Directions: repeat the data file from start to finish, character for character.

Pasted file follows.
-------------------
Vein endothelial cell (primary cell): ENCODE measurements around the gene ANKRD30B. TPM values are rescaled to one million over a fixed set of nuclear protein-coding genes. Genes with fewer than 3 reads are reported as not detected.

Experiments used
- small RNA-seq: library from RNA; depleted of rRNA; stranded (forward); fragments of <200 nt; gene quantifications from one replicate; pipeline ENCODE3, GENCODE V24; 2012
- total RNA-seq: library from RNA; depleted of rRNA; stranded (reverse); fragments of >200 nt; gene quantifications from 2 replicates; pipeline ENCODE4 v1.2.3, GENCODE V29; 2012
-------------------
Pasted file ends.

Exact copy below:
Vein endothelial cell (primary cell): ENCODE measurements around the gene ANKRD30B. TPM values are rescaled to one million over a fixed set of nuclear protein-coding genes. Genes with fewer than 3 reads are reported as not detected.

Experiments used
- small RNA-seq: library from RNA; depleted of rRNA; stranded (forward); fragments of <200 nt; gene quantifications from one replicate; pipeline ENCODE3, GENCODE V24; 2012
- total RNA-seq: library from RNA; depleted of rRNA; stranded (reverse); fragments of >200 nt; gene quantifications from 2 replicates; pipeline ENCODE4 v1.2.3, GENCODE V29; 2012